iGens: What makes them tick?

10 defining characteristics driving cultural trends.

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There’s a whole new generation out there, folks.

Last week, we intro’ed  iGen – a recent book by Jean Twenge – a psychology prof specializing in “generational research”.

She says that Millennials  are yesterday’s news.

The new generation is iGen – born after the introduction of the Internet … and now living connected to their iPhones.

See Disruptive innovation: How the iPhone has shaped a new generation
and the self-diagnostic How much of an “iGen” are you?

Prof. Twenge observes that the cultural and personal impacts of the “i” technology revolution are a mixed bag – some good and some bad.

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More specifically, Prof. Twenge identified ten core “I” characteristics that shape iGen’ers …

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IMPORTANT NOTE: Prof. Twenge observed “abrupt shifts in teens’ behaviors and emotional states“ starting around 2011-2012 … about the time that a majority of Americans started owning cell phones, most of which had Internet connectivity.  So, she coined the newest generation iGen and marked its start circa 2012.

But, while many of her observed behavioral characteristics may be influenced (or caused) by an increasing incidence of smart phone ownership and usage, other behavioral characteristics are strictly coincidental.  Remember that correlation doesn’t necessarily mean causation.

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The 10  iGen  I’s

1) In No Hurry … stay attached to parents longer; delay getting a driver’s license, drinking and having sex.

2) Internet … inseparable from their iPhones and always checking them or surfing the web.

3) In person no more … virtual relations dominate over face-to-face; more time alone on phones, less time hanging out

4) Insecure … a sharp rise in mental health issues: anxiety, depression, suicide; decline in percentage feeling “very happy”; competing against others’ “great life” images; constantly feeling “left out”

5) Irreligious … increasing numbers raised by irreligious parents; trend amplified by social acceptability of religion rejection; attraction of self-defined morality vs. “too many rules”; religion-based intolerance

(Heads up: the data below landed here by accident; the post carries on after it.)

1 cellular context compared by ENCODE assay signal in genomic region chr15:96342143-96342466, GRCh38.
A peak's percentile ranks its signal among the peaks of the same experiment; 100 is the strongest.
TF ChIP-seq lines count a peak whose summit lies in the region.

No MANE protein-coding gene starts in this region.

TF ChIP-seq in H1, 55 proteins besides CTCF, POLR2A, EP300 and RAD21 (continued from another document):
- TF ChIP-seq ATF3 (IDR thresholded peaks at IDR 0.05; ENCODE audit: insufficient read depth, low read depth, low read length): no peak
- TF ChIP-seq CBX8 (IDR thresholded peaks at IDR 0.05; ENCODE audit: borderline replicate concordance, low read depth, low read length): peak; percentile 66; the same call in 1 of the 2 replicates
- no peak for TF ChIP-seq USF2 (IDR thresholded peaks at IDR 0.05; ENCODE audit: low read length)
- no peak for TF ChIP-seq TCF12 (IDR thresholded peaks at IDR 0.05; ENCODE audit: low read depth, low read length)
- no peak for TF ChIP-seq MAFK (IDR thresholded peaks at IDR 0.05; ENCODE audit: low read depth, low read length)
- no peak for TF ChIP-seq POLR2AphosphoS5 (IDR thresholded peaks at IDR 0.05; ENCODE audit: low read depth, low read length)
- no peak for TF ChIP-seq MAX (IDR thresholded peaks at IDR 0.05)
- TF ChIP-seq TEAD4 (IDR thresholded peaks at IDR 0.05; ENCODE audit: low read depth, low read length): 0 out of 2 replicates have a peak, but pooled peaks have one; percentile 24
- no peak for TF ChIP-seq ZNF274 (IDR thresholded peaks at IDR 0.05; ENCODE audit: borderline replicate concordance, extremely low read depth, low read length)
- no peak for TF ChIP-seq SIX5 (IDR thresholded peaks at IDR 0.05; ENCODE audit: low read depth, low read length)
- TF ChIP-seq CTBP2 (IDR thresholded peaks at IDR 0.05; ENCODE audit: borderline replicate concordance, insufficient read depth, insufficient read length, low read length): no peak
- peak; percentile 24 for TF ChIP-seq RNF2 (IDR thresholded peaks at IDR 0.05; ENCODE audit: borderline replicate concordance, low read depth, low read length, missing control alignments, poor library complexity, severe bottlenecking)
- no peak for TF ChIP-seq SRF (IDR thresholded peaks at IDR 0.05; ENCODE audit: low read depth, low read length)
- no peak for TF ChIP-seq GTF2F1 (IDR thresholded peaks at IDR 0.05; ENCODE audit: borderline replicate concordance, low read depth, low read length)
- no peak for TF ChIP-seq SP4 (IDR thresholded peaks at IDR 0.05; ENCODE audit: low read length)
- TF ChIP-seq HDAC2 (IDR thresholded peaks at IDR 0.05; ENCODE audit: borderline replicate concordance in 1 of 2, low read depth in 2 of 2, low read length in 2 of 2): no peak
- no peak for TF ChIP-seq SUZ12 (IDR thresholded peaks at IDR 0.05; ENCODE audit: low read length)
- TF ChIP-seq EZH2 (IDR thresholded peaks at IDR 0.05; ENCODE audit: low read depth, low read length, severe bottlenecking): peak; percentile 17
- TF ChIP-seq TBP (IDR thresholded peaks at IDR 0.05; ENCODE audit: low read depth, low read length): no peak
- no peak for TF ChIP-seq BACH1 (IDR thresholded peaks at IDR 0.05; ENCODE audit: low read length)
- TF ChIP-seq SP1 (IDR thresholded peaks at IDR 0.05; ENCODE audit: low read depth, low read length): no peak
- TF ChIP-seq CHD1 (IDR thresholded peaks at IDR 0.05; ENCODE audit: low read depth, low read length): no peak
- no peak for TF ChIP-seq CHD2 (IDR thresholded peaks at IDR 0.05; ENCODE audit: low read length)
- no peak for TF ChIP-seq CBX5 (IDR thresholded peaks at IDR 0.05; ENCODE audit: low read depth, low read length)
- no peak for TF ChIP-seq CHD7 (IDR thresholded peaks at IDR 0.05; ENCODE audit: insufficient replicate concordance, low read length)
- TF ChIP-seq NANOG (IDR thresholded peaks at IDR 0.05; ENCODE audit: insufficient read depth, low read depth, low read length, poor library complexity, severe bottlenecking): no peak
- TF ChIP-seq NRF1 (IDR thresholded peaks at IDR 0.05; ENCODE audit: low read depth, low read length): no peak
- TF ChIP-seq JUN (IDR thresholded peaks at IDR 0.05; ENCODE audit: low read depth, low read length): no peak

6) Insulated … physical and emotional security; avoiding risk and danger; staying “in control”, e.g. less drinking; institutional protection: safe spaces away from physical threats and discomforting ideas

7) Income insecurity … “money is in, meaning is out”; college as a job-path: “earning beats learning”; challenged to stay relevant and technically competent

8) Indefinite (new attitudes toward sex, relationships, and children) … sexting, “nooding” and porn; separating sex and emotions; hooking-up over “clingy, constraining” relationships; fear of intimacy; high cost children can wait;

9) Inclusive … diversity-supportive- especially LGBT; tolerant and accepting – gender “fluidity” gaining traction; intolerant of gender or racial inequality; birth cohort: non-Hispanic whites are a minority.

10) Independent … claim open-mindedness in their political views which are molded by the internet and social media and clustered by groupthink; frustration with the establishment and the 2-party system; both Sanders and Trump as manifestations; claim advocacy for free speech debates (but favor safe spaces, speaker disinvitations and First Amendment limitations).

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Why do the 10 I’s matter?

According to Prof. Twenge:

“Look to iGen  for trends that will shape our culture in the years to come.”

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